For now, Union residents don’t have to change their recycling habits.
After the St. Louis-based Resource Management announced it would no longer accept single-stream recycling at the end of October, communities in the region have been altering their recycling programs.
In Union nothing has changed and likely won’t until next summer.
City Administrator Russell Rost said the city contracts its recycling program with Solid Waste Solution. So far he has not heard from them about any changes to the way things are run.
He explained China, traditionally a major purchaser of recycled materials, has slowed down in recent months.
Rost said he was unsure if the slowdown was trade-related or simply a matter of supply and demand. Other reports said China is cracking down on what it accepts and imposing stricter policies.
No matter the reason, China isn’t in the market like it once was.
The result has left some cities scrambling to find a place to dump their recycling. Late last month the city of Washington announced it was switching gears and not moving forward with plans to do single-stream recycling.
The city had purchased a new truck and was making plans to go single-stream with its recycling. Single-stream allows curbside pickup without the materials being sorted.
Those plans changed when the city couldn’t find anyone to take the materials.
Other communities also have announced a switch in their program. In Union, residents can continue to do single stream recycling as normal, Rost said.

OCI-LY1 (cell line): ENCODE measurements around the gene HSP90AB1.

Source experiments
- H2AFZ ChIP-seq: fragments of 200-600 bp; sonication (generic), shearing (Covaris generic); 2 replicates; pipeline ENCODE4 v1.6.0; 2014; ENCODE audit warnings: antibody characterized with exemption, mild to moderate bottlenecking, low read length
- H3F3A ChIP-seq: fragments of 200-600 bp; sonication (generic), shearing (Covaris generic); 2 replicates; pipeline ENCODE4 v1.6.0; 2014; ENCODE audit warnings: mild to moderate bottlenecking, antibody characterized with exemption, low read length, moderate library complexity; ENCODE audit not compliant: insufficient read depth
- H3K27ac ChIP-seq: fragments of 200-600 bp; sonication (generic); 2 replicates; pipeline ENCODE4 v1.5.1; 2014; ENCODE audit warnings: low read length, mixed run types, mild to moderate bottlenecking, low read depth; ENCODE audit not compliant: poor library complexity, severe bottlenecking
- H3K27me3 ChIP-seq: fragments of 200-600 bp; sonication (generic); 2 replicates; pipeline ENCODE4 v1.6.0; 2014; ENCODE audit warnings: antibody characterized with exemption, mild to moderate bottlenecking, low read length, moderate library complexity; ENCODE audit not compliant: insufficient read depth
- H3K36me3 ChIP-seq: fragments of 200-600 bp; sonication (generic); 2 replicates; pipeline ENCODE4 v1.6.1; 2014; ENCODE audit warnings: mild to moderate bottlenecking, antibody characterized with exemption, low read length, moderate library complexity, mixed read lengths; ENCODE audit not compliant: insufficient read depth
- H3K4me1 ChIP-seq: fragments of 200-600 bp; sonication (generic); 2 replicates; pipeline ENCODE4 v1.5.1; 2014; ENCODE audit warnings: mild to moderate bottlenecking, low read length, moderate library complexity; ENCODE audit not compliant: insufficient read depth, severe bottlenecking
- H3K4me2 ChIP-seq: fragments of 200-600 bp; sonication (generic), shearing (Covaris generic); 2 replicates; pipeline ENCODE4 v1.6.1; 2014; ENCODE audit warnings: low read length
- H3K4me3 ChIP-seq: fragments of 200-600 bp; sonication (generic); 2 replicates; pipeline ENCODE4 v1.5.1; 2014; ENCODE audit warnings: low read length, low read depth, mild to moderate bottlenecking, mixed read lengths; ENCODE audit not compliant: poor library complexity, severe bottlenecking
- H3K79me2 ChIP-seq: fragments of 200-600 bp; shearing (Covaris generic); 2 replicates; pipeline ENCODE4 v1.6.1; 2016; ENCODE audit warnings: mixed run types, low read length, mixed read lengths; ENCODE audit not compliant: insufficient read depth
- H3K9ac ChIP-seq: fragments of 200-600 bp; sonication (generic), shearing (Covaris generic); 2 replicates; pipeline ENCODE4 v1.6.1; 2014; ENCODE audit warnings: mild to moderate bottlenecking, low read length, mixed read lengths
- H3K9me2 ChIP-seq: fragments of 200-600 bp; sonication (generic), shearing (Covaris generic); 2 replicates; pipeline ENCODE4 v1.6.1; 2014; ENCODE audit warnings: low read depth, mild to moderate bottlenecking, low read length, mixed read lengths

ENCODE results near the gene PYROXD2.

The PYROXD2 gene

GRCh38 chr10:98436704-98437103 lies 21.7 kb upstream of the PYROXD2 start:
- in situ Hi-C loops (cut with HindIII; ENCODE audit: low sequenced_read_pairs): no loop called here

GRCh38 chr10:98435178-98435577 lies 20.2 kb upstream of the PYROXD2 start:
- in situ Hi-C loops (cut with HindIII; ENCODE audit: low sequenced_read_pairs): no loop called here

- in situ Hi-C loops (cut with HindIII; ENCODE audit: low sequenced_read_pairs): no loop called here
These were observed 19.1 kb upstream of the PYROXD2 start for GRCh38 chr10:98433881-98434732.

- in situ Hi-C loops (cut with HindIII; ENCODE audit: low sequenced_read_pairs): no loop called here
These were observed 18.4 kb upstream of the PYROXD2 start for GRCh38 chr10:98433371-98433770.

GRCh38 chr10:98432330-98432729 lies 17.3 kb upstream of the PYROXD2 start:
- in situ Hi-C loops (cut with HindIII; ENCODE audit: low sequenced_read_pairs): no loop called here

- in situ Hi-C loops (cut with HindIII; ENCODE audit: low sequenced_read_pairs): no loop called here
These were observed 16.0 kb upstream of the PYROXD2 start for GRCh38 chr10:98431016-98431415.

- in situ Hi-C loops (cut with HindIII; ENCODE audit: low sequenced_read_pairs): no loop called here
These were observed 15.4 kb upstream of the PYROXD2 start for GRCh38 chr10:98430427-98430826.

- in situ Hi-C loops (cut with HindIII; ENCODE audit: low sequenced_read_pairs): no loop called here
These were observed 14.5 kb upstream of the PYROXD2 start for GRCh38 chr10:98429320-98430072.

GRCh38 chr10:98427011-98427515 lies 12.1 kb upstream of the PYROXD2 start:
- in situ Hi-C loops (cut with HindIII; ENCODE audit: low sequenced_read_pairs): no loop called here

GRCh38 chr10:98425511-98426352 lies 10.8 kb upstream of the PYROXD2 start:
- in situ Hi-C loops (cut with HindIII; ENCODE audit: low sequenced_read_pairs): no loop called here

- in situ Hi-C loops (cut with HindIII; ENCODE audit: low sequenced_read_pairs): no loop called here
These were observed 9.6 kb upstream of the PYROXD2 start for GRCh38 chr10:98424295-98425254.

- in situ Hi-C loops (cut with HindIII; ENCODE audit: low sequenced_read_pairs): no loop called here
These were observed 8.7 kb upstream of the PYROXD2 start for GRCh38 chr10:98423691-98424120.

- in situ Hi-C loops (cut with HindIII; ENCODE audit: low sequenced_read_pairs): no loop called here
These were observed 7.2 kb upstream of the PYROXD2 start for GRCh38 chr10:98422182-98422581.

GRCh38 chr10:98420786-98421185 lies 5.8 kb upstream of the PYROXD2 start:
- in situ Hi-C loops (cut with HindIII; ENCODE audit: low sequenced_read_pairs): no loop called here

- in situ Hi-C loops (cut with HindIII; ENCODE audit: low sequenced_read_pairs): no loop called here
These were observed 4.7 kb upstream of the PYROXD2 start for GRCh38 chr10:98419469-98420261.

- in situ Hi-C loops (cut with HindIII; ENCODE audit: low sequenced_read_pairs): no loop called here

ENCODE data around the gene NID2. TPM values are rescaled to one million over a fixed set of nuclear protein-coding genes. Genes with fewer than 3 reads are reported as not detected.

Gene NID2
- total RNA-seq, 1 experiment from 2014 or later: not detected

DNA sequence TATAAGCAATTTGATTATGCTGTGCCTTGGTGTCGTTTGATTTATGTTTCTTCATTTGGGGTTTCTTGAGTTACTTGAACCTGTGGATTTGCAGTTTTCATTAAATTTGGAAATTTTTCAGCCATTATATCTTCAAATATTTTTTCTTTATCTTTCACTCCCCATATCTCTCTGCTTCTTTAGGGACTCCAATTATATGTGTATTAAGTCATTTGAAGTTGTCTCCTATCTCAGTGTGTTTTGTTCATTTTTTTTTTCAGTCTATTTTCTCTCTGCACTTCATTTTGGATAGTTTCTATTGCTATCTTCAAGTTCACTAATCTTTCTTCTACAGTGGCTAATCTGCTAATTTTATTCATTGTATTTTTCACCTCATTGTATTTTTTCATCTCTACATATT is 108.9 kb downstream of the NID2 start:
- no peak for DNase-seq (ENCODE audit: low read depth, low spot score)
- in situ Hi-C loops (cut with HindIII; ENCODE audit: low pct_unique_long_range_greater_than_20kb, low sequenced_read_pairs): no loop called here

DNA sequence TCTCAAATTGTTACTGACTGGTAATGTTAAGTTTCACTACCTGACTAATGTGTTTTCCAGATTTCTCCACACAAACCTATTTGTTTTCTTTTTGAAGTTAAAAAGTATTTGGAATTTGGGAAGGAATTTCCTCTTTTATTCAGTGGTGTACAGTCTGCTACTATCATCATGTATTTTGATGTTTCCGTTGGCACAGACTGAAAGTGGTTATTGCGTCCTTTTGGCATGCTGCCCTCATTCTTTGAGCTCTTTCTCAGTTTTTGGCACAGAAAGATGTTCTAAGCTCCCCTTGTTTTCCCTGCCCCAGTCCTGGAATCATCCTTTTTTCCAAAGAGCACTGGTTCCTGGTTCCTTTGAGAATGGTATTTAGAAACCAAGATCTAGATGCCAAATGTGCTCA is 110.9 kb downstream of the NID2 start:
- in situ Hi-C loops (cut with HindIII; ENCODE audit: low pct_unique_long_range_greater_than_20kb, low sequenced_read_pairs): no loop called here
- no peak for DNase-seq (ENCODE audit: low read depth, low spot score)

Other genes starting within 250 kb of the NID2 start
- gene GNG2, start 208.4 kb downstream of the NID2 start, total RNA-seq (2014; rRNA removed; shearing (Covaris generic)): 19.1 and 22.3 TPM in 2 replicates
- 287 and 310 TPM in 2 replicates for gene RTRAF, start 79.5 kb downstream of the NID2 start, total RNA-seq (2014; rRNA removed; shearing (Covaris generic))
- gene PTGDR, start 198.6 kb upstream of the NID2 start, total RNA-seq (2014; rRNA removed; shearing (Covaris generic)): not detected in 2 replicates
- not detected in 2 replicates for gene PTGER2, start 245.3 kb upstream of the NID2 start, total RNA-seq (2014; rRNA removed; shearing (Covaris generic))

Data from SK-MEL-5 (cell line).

The program is popular in Union, he said. The city has single stream bins behind city hall and they are “always full,” Rost said.
“They’re over full every week,” he said.
Any changes to the recycling program are likely to come next summer when its contract with Solid Waste Solutions expires.
Rost said the city will begin researching in the spring of 2019 to prepare for the new contract. He is anticipating something will be different.
“We’re looking to put it out to bid probably early spring or next summer,” he said. “If there’s changes, that’s when I expect them — sometime around August.”
What is currently accepted curbside could change. Rost said the fees customers pay also could change.
“We could have to change the way we recycle or it could result in a fee increase to the customers,” he said.
Even with the possible changes rates, Rost said he doesn’t expect the city to have to suspend its operations. The city has long paid to recycle, but it’s usually at a much cheaper rate than hauling to a landfill.
If the city stopped recycling, that waste would be shipped to a landfill. As long as recycling is more affordable than a landfill, he said the city would likely consider the recycling program.
“We’ve had discussions with our contractor about the issues they’re experiencing,” Rost said. “Their position is that it’s cheaper, they pay less per ton, to get rid of the recyclables. They’re still committed to recycling. If they have to take it to the Earth City recycling center, they may have to pay to get rid of it, but they pay less than to put it in the landfill.”
Rost said the city should know more about the future of its recycling program next week. He said he’ll be attending the East Central Solid Waste District meeting where the topic of recycling is on the agenda.